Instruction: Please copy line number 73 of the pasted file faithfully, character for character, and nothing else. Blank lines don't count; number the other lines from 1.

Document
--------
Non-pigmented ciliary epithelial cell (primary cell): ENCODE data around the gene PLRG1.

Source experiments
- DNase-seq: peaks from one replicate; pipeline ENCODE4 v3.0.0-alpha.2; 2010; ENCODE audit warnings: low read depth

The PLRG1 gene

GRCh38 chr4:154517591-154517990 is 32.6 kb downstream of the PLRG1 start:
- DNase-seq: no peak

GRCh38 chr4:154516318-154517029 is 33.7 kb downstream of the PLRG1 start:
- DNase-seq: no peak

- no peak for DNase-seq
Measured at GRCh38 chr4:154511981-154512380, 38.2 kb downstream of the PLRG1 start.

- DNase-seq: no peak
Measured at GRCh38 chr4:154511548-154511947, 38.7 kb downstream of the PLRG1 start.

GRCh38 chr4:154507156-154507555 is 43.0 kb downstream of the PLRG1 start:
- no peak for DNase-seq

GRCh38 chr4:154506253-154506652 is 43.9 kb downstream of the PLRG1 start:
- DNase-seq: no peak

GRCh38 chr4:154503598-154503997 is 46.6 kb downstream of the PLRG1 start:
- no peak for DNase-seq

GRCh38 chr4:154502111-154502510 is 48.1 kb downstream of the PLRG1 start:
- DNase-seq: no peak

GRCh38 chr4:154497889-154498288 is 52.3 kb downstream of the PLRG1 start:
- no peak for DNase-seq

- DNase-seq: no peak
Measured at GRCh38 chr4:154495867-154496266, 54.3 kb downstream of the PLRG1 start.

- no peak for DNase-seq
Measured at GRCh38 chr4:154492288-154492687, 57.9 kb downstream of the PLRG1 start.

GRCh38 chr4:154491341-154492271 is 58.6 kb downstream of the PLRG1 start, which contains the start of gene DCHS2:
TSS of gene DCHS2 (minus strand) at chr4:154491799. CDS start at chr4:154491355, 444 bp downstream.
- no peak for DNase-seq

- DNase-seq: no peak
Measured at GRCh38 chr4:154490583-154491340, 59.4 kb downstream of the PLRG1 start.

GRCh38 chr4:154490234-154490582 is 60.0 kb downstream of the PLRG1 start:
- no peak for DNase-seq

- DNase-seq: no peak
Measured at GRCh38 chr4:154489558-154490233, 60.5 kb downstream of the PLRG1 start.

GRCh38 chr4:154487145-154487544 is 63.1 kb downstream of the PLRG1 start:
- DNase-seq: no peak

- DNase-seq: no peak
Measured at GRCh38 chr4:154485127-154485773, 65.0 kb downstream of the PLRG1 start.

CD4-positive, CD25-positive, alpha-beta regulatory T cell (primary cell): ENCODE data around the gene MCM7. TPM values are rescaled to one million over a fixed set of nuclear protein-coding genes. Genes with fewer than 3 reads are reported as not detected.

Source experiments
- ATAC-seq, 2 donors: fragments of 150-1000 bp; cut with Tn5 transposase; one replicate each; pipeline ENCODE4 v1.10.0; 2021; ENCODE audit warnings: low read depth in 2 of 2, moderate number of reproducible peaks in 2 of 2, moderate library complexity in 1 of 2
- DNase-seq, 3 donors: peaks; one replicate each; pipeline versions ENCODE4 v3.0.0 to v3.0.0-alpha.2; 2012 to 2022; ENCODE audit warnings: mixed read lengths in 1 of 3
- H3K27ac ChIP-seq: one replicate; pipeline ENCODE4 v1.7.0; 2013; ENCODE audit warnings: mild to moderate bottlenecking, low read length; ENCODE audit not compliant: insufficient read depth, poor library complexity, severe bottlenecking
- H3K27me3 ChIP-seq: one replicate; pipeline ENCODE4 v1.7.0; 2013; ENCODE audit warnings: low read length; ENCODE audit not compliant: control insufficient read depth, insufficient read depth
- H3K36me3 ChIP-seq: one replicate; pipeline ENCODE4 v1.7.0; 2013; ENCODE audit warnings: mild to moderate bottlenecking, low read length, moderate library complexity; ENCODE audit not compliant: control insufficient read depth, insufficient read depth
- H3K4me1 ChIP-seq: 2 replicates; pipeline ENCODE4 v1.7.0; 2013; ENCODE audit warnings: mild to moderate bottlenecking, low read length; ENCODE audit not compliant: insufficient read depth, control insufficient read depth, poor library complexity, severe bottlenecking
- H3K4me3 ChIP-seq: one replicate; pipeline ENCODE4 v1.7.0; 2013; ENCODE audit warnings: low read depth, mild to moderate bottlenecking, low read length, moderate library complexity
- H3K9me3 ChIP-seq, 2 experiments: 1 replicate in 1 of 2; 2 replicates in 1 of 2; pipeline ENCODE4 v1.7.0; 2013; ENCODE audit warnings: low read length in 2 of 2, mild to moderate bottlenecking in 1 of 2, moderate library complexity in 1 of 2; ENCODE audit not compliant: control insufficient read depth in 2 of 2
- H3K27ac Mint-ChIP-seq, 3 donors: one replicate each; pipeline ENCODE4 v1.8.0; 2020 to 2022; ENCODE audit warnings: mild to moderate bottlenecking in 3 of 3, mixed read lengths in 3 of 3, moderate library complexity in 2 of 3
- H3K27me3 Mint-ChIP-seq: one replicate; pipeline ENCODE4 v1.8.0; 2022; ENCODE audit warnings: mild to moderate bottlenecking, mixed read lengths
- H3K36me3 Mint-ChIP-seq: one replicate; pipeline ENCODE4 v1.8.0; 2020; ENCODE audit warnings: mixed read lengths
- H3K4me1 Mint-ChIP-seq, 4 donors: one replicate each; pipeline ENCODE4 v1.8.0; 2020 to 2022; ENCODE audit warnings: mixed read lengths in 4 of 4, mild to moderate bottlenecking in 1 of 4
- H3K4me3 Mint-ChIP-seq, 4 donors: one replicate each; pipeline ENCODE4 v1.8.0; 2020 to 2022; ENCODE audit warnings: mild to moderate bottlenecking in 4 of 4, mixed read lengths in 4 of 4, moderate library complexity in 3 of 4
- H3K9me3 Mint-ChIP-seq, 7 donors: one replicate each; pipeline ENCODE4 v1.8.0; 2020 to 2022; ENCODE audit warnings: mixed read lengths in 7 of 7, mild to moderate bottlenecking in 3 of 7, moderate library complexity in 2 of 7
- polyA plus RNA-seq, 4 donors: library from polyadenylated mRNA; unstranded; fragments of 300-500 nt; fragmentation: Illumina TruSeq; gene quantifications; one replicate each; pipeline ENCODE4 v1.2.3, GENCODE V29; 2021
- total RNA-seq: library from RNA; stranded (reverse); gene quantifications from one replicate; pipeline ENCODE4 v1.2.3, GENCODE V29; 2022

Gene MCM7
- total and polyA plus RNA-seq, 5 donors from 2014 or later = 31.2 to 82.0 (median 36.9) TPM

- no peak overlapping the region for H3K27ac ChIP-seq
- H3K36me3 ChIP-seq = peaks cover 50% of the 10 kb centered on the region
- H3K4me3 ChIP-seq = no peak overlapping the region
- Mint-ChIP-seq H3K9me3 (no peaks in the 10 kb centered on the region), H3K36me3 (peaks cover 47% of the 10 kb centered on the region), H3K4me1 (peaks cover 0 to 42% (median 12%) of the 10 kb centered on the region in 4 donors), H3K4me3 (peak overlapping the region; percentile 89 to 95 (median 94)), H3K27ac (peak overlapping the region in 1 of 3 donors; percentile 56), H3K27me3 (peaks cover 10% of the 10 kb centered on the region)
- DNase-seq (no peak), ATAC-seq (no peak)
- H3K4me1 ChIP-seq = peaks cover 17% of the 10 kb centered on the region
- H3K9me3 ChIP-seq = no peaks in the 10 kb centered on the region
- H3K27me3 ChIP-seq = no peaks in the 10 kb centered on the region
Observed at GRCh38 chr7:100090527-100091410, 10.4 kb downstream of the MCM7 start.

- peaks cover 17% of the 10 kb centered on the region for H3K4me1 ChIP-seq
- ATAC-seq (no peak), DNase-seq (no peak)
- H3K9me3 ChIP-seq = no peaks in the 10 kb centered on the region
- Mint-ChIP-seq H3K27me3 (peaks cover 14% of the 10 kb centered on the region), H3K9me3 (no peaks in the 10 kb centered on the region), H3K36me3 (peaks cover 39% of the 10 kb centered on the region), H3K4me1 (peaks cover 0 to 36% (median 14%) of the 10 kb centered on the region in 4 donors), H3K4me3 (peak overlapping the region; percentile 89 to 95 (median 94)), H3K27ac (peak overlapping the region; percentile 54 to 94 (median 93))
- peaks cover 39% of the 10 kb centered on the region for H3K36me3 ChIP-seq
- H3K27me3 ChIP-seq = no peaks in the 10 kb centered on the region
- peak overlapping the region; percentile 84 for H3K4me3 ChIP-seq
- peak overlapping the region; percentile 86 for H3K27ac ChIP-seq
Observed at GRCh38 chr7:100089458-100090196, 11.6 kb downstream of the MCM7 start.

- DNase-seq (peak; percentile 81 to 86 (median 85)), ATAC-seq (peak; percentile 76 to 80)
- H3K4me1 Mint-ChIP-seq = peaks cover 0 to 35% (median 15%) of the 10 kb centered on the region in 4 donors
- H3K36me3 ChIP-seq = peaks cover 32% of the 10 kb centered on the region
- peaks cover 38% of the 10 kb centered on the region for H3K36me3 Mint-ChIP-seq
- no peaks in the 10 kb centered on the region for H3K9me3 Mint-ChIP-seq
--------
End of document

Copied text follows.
- peaks cover 39% of the 10 kb centered on the region for H3K36me3 ChIP-seq